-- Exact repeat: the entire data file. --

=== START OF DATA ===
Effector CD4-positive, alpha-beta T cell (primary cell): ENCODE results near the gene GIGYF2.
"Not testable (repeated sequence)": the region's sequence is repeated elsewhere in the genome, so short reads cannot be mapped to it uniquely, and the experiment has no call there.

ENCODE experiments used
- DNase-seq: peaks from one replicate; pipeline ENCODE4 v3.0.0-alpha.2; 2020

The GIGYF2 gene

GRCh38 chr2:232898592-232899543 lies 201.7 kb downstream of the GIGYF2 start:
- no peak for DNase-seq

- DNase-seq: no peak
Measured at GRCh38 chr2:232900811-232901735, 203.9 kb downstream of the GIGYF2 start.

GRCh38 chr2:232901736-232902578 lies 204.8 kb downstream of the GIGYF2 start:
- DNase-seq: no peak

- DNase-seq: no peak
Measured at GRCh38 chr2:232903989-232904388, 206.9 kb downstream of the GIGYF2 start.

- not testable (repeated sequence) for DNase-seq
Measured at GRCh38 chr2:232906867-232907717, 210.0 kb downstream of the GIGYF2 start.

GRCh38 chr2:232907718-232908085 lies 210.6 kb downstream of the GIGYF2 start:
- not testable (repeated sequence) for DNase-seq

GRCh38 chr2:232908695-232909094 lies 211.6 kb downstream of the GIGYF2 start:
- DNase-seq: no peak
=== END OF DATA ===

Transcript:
Effector CD4-positive, alpha-beta T cell (primary cell): ENCODE results near the gene GIGYF2.
"Not testable (repeated sequence)": the region's sequence is repeated elsewhere in the genome, so short reads cannot be mapped to it uniquely, and the experiment has no call there.

ENCODE experiments used
- DNase-seq: peaks from one replicate; pipeline ENCODE4 v3.0.0-alpha.2; 2020

The GIGYF2 gene

GRCh38 chr2:232898592-232899543 lies 201.7 kb downstream of the GIGYF2 start:
- no peak for DNase-seq

- DNase-seq: no peak
Measured at GRCh38 chr2:232900811-232901735, 203.9 kb downstream of the GIGYF2 start.

GRCh38 chr2:232901736-232902578 lies 204.8 kb downstream of the GIGYF2 start:
- DNase-seq: no peak

- DNase-seq: no peak
Measured at GRCh38 chr2:232903989-232904388, 206.9 kb downstream of the GIGYF2 start.

- not testable (repeated sequence) for DNase-seq
Measured at GRCh38 chr2:232906867-232907717, 210.0 kb downstream of the GIGYF2 start.

GRCh38 chr2:232907718-232908085 lies 210.6 kb downstream of the GIGYF2 start:
- not testable (repeated sequence) for DNase-seq

GRCh38 chr2:232908695-232909094 lies 211.6 kb downstream of the GIGYF2 start:
- DNase-seq: no peak